Why You Should Take an Avalanche Training Course

Written by Lukas Eddy
Photos by Scott R. Tomlinson

You’re asking yourself why you should take an avalanche training course. Perhaps it’s the cost that’s holding you back, or the distance you’ll have to drive to attend it. Or the assumption that you aren’t at risk because you “don’t ride in avalanche country” or you’re already skilled and informed.

Even if you only ride trails in the mountains, there are countless examples of avalanches blasting out sections of trail. Until the riders get swept off the trail, they don’t even realize they’re at risk.

The reason you should take a course is easy. You simply don’t know what you don’t know. In fact, you might as well stop reading now and go sign up for an avalanche course.




Over the last decade, avalanches in the United States claim an average of 26 lives per year. Eager snowmobilers getting themselves into situations they don’t recognize as dangerous – or don’t care – make up a significant portion of that number. Everyone tends to have the “it won’t happen to me” attitude. It can. Or it can happen to your best buddy. Or it can happen to strangers and you’ll find the debris pile, wishing you could help – or even knew how to help.

Taking a course from certified instructors will present you with a knowledge level that would be virtually impossible to find elsewhere. The instructors, at least at Next Level Clinics, have an excellent background of experience to share with you. They have the skills and knowledge to properly explain what your goals in an avalanche situation are, how to work towards them, and why you follow the procedures that you do. They’re not just telling you what someone told them, they’ve got significant personal experience in the matter and are passionate about sharing it.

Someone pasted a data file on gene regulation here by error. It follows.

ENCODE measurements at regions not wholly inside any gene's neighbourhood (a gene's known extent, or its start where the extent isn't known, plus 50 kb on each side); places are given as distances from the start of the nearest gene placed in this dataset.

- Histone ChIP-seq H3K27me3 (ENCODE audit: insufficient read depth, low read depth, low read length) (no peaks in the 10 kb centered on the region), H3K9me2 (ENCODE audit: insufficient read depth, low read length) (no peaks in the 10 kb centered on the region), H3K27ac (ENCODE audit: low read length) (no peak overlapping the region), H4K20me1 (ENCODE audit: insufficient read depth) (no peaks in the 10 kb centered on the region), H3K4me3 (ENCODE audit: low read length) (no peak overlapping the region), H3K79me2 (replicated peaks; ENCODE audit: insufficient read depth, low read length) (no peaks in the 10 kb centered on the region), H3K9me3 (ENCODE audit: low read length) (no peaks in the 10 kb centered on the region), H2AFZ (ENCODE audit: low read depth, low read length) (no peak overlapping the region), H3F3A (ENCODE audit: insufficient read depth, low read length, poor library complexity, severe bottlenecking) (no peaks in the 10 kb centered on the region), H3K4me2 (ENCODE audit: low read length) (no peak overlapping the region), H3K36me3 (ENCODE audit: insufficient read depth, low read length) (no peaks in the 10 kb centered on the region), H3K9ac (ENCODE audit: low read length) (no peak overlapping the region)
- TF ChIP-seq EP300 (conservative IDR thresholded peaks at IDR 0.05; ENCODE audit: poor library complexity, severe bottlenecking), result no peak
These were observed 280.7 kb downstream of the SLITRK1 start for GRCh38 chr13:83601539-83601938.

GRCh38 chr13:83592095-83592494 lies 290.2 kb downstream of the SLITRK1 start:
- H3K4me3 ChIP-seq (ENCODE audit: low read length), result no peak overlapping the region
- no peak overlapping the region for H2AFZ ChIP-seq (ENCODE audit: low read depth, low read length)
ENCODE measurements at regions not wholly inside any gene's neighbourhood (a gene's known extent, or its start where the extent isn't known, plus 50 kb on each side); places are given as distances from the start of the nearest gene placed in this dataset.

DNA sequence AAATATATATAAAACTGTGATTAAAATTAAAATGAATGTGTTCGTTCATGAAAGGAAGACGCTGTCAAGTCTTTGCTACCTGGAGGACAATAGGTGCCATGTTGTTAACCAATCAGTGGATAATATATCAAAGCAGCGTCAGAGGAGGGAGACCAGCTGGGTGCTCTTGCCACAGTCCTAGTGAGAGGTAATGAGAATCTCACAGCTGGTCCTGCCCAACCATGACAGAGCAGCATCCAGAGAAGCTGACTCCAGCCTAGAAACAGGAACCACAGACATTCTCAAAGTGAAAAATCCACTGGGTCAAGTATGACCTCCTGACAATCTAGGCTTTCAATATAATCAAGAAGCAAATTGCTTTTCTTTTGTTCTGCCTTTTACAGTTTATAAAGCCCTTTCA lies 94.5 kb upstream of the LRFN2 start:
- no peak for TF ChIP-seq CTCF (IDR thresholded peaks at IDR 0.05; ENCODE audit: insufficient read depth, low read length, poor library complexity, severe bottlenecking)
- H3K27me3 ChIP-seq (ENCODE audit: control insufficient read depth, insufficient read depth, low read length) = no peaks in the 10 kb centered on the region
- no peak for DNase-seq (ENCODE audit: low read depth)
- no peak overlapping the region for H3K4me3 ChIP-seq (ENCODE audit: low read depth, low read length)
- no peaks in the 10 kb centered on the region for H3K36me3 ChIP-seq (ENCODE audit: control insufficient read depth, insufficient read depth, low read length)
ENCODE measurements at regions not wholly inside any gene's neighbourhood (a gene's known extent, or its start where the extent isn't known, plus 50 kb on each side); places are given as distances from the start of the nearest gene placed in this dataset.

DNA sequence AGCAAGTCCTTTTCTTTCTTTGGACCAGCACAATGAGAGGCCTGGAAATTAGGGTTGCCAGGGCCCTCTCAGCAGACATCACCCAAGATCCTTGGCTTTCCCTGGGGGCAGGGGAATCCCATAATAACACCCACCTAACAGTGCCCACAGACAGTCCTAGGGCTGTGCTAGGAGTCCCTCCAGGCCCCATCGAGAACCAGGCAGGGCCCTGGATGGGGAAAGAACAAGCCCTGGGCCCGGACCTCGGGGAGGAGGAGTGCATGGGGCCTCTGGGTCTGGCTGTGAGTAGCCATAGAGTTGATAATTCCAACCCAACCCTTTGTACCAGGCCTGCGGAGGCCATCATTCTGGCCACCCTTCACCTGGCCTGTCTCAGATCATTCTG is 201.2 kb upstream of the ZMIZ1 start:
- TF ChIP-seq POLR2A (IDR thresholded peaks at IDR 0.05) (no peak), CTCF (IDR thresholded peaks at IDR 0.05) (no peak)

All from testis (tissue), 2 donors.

You start by learning about the basics. Avalanche statistics, conditions and other classroom-based concepts that you continue building upon as the day goes on. You learn about equipment and the many considerations that go into what you bring. How quick can you put your shovel together? How smooth are you at deploying your poles? Do you bring a radio or is shouting the only way you communicate? Does your radio interfere with the beacon antennas? What’s the range where your beacon consistently picks up a signal? Have you actually tested the range or are you reading what it says on the box? How hard do you have to pull on your airbag release trigger? These questions hardly begin to scrape the surface of what you cover in an avalanche safety course.

Then comes the field experience. A team of people can get tired just digging through a few feet of spring hardpack snow, and that’s without a 100-meter hike through avalanche debris beforehand. Avalanche debris is as hard as concrete and is nothing like shoveling your driveway, and you don’t have the luxury of taking breaks when a heart is beating under the snow. Most humans have a maximum of 15-18 minutes after burial to hope for rescue before they die of carbon dioxide poisoning, but the victim will likely lose consciousness within 5 minutes. Every second counts, and this goes back to your skill level and familiarity with your tools. Also, having CPR training and a Wilderness First Aid or, even better, a Wilderness First Responder certification is something any responsible backcountry athlete should have, but that’s a discussion for another time.




Here’s the thing, and you’ve probably heard this before, your avy safety equipment is the people you ride with. Everything besides an avalanche airbag is a passive form of rescue, you are reliant on the skills and knowledge of your riding partners. You might be the expert on avalanche rescue and have all the latest recovery equipment, but if you’re the one buried under the snow it’s not going to help.

Just like you spend thousands of dollars on a sled, riding gear, tools and other equipment, your avalanche safety skills are another tool to be equipped with. You should build these skills into a finely tuned machine for backcountry safety. Avalanche response skills are not just for you, either. They’re for all your riding buddies and their families, they’re for your family and friends. And with proper maintenance (practice) these tools will last you a lifetime, so every time you ride you can ride again another day.

Contrary to many things we do, an avalanche course offers you nothing to lose and everything to gain.


Below's a list of resources for Avalanche Training Courses. 

https://avalanche.org/avalanche-courses/#course-providers

https://aiare.info/providers_list.php

https://www.avalancheassociation.ca/